Eager to “develop the Amazon” and open the forest for dirty business, Bolsonaro is facing a major backlash. The trade deal accord, two decades in the making, between the European Union and Mercosur (economic bloc founded by Argentina, Brazil, Paraguay and Uruguay) could be jeopardised. After the murder of the Waiãpi leader, an EU spokesperson said that respect for indigenous rights in Brazil is “an essential element” required to ratify the deal. In addition, 600 scientists called on the EU “to strengthen efforts on sustainable trade and uphold its commitments on human rights, environmental protection, and climate change mitigation.”
Now that the mining and farming lobbies have found a champion in Brazil their workers feel entitled by the president’s comments to take control over the indigenous land, warned Sonia Guajajara. She grew concerned after Bolsonaro signed an executive order easing gun ownership and increasing the amount of ammunition that can legally be purchased per month, including by those living in rural areas.
“It’s like giving the agribusiness sector and its workers the authorisation to kill us,” she said. “We have an arrow, they have a rifle, it’s an unequal fight.”
Her main weapon is education: she teaches indigenous people to stand up for their rights peacefully, to bring their demands to National Congress and to try to hold the government accountable. She knows it is not easy, but she has become more politically engaged and successfully organised a rally of 4,000 indigenous people representing Brazil’s 305 tribes. Together they managed to reverse Bolsonaro’s decision to transfer the control of reservation land to the agriculture ministry. “Resistance is at the core of democracy,” she told me.
Along with the direct threat to the indigenous people of the Amazon, deforestation is accelerating rapidly. The planet’s largest rainforest has lost more than 1,330 square miles since Mr. Bolsonaro took office. That is a 39 per cent increase over the same period last year, according to INPE, the government agency that tracks deforestation. The situation continues to worsen: in July alone, the rate of destruction rose drastically by 278 % more than last year. As predicted by the Guardian, July was set to be the first month in five years in which Brazil will lose an area of forest bigger than Greater London.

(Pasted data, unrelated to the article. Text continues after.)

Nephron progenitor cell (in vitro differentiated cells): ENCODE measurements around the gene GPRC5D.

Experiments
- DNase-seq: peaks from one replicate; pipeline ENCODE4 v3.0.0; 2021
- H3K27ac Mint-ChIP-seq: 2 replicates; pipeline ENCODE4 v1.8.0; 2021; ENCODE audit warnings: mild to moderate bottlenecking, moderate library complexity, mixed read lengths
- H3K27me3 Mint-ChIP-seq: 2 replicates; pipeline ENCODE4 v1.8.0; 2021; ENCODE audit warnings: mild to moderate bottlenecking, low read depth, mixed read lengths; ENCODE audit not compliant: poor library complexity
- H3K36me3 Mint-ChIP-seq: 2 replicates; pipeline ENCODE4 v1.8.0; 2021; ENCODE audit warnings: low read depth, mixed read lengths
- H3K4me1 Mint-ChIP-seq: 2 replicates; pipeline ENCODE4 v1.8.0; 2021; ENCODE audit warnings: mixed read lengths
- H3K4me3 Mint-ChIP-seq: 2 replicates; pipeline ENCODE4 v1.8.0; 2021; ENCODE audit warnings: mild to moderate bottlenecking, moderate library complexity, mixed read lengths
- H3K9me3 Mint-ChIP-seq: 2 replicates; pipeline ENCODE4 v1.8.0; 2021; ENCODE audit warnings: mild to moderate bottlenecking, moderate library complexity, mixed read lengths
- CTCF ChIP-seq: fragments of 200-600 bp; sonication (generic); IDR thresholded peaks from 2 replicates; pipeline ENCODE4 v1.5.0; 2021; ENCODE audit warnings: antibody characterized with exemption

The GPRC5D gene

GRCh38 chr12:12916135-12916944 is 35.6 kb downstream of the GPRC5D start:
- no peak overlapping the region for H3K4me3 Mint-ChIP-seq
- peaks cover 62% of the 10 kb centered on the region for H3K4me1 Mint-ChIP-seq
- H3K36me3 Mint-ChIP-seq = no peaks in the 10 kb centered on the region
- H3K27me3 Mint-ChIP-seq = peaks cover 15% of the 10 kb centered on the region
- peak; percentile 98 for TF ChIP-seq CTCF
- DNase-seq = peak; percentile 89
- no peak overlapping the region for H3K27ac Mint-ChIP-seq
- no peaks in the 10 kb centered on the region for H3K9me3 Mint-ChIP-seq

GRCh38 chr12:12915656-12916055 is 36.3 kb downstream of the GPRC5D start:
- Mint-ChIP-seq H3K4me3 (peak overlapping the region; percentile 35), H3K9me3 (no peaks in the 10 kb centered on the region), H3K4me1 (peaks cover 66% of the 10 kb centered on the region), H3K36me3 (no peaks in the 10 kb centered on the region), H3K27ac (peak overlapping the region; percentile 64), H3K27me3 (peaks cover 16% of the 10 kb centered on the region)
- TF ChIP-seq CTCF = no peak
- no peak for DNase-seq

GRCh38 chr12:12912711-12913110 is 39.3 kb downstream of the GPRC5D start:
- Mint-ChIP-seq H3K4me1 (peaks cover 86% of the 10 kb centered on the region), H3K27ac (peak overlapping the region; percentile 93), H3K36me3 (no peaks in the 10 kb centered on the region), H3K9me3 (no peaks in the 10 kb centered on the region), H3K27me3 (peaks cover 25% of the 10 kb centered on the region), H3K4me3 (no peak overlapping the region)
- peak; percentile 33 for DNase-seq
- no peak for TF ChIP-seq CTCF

To Bolsonaro, this is fake news. His pronouncements have alarmed scientists and even his own government. He has questioned official satellite data and called concern over threats to nature reserves a form of “environment psychosis” and “a problem that only vegan people worry about”. The president has also warned that the Amazon belongs to Brazil only and accused European leaders of pushing for stronger conservation because they hope to develop it themselves. “Brazil is like a virgin that every pervert from the outside lusts for,” he said.
To indigenous people, the forest – the world’s best defence against global warming – belongs to those who defend and preserve it. To raise awareness of the risks they are facing (and to raise money), Brazilian indigenous leaders have been touring the world. Raoni, a famous indigenous chief, recently met Pope Francis and French president Emmanuel Macron, and it seems that reports of the atrocities committed against indigenous people and the destruction of the Amazon reverberate louder internationally than domestically.
In Brazil, a climate change sceptic, elected by a majority of votes, will be in charge for the next three and a half years, at least. The indigenous people promise not to be deterred and to keep fighting for their “non-negotiable sacred territories.”
“Today, the indigenous fight is not an exclusive cause to the native communities, it is a humanitarian cause,” Guajajara concluded.